Until now, brake discs have mainly been of two types. Conventional, made from cast iron castings, are relatively cheap, but they wear out quickly, generate a lot of dust and quickly lose their braking properties under heavy loads and heating.
The latter is not a problem for ceramic discs, which wear out slowly and withstand incomparably higher loads. But their price is shocking and often exceeds the price of a new compact car.
New from Porsche
However, Porsche is now offering an innovative solution that sits somewhere between classic and ceramic brakes. In their design, called PSCB, the discs are coated with a thin layer of tungsten carbide - only about one tenth of a millimeter.
This procedure is performed by a special technique - at very high temperatures and under high pressure (particles of the substance hit the metal of the disk at a speed exceeding the speed of sound). This ensures that the cover is firmly fixed.
Feature of tungsten carbide
Tungsten carbide is an inorganic carbon compound that has been known for a long time and, due to its extraordinary hardness, is widely used in the manufacture of drills for drilling machines, as well as in armor-piercing shells and cartridges.
Sealed and metal-like, this compound can withstand very high temperatures - up to 2600 degrees Celsius (after which it decomposes, but does not melt).
Difference between tungsten and conventional brakes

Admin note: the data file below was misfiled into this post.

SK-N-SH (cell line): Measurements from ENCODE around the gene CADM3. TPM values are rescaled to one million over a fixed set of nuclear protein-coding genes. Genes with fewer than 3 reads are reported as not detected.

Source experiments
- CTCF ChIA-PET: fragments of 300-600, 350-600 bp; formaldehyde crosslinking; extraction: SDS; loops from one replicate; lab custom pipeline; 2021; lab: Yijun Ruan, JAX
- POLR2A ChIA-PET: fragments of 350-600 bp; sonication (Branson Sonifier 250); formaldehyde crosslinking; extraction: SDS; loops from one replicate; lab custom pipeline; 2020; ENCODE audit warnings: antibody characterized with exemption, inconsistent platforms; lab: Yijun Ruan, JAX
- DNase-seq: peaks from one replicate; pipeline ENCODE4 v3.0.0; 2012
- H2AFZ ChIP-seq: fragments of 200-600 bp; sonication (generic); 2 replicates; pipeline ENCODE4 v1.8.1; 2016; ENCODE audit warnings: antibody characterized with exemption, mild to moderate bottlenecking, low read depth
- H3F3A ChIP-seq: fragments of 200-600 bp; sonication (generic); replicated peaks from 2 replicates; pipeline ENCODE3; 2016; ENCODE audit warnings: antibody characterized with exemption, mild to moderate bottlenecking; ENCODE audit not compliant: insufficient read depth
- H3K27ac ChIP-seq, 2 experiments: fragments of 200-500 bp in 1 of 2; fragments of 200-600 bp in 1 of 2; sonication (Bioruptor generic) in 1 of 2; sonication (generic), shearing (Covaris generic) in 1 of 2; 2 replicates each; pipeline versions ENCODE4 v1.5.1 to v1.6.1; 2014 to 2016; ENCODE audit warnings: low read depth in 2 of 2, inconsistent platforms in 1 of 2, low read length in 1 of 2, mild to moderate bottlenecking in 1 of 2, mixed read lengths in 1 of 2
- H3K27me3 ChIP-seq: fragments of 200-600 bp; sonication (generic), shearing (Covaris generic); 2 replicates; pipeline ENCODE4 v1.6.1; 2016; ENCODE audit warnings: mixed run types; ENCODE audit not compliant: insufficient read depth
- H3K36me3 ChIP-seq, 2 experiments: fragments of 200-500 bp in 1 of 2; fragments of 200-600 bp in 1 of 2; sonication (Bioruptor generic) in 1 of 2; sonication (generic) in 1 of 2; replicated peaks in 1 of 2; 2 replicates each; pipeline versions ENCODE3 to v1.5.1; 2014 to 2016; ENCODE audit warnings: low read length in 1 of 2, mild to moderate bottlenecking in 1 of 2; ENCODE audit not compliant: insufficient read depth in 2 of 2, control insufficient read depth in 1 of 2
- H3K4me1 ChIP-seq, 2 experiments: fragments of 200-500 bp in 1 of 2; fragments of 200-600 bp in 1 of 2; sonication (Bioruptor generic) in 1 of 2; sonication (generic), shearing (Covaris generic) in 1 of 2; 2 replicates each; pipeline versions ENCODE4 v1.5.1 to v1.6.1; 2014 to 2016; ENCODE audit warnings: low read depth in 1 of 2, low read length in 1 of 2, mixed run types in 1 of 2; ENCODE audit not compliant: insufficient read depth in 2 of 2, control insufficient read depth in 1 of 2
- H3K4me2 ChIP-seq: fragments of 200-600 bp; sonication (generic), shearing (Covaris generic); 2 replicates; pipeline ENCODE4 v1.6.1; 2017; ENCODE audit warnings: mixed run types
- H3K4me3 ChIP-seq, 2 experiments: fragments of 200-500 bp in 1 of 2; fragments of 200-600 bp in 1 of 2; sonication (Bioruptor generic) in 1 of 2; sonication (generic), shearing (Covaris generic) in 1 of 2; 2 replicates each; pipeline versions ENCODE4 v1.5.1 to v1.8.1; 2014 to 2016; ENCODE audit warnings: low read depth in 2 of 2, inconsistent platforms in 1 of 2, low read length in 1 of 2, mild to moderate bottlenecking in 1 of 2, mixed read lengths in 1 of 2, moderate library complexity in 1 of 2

The difference with ordinary discs is visible to the naked eye: tungsten is almost mirror-like. And since brake soot emissions have been reduced by 90% compared to conventional ones, Porsche has specially fitted white brake calipers to highlight this fact.
Even though the tungsten carbide layer is very thin, it lasts a long time - 30% more than usual, Porsche explains. At the same time, the substance does not lose its braking properties when heated and does not heat up as much as conventional iron discs. It is completely resistant to rust, which is usually found on rims, especially if the car is not used for several days.
Feature of using tungsten brakes
The effect of a new disc cannot fully manifest itself with conventional pads, simply because the surface is too smooth. This is why Porsche has developed special pads for it, which have a kind of miniature anchors on the surface.
In some ways, tungsten discs outperform even ceramic discs, which are not as effective until the optimum temperature is reached. In addition, PSCBs cost only a third of the cost of ceramic. They are much more expensive than ordinary ones, but they last a third longer, so this compensates somewhat.
These brakes are mainly used in sports cars (Porsche fitted them as standard on the Cayenne Turbo), but also in vehicles that are often used for towing, for example.